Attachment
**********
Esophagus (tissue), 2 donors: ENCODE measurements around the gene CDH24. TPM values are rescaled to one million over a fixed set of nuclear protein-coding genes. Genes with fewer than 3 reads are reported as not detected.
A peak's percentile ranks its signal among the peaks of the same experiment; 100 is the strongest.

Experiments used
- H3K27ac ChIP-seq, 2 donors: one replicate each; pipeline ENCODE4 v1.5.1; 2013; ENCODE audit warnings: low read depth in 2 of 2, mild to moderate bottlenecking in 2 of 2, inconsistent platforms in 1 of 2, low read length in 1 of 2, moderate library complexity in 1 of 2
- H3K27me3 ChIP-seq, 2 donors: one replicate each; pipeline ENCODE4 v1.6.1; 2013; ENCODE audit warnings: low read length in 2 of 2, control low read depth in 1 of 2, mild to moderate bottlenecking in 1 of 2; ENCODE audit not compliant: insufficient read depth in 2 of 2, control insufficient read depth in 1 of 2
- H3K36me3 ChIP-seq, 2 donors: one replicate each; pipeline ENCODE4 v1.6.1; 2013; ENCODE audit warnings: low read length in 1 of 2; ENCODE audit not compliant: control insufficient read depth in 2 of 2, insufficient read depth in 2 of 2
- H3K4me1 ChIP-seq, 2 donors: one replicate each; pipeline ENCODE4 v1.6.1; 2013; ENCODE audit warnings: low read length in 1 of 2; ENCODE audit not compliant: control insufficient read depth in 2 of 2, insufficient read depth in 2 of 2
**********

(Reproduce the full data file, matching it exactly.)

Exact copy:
Esophagus (tissue), 2 donors: ENCODE measurements around the gene CDH24. TPM values are rescaled to one million over a fixed set of nuclear protein-coding genes. Genes with fewer than 3 reads are reported as not detected.
A peak's percentile ranks its signal among the peaks of the same experiment; 100 is the strongest.

Experiments used
- H3K27ac ChIP-seq, 2 donors: one replicate each; pipeline ENCODE4 v1.5.1; 2013; ENCODE audit warnings: low read depth in 2 of 2, mild to moderate bottlenecking in 2 of 2, inconsistent platforms in 1 of 2, low read length in 1 of 2, moderate library complexity in 1 of 2
- H3K27me3 ChIP-seq, 2 donors: one replicate each; pipeline ENCODE4 v1.6.1; 2013; ENCODE audit warnings: low read length in 2 of 2, control low read depth in 1 of 2, mild to moderate bottlenecking in 1 of 2; ENCODE audit not compliant: insufficient read depth in 2 of 2, control insufficient read depth in 1 of 2
- H3K36me3 ChIP-seq, 2 donors: one replicate each; pipeline ENCODE4 v1.6.1; 2013; ENCODE audit warnings: low read length in 1 of 2; ENCODE audit not compliant: control insufficient read depth in 2 of 2, insufficient read depth in 2 of 2
- H3K4me1 ChIP-seq, 2 donors: one replicate each; pipeline ENCODE4 v1.6.1; 2013; ENCODE audit warnings: low read length in 1 of 2; ENCODE audit not compliant: control insufficient read depth in 2 of 2, insufficient read depth in 2 of 2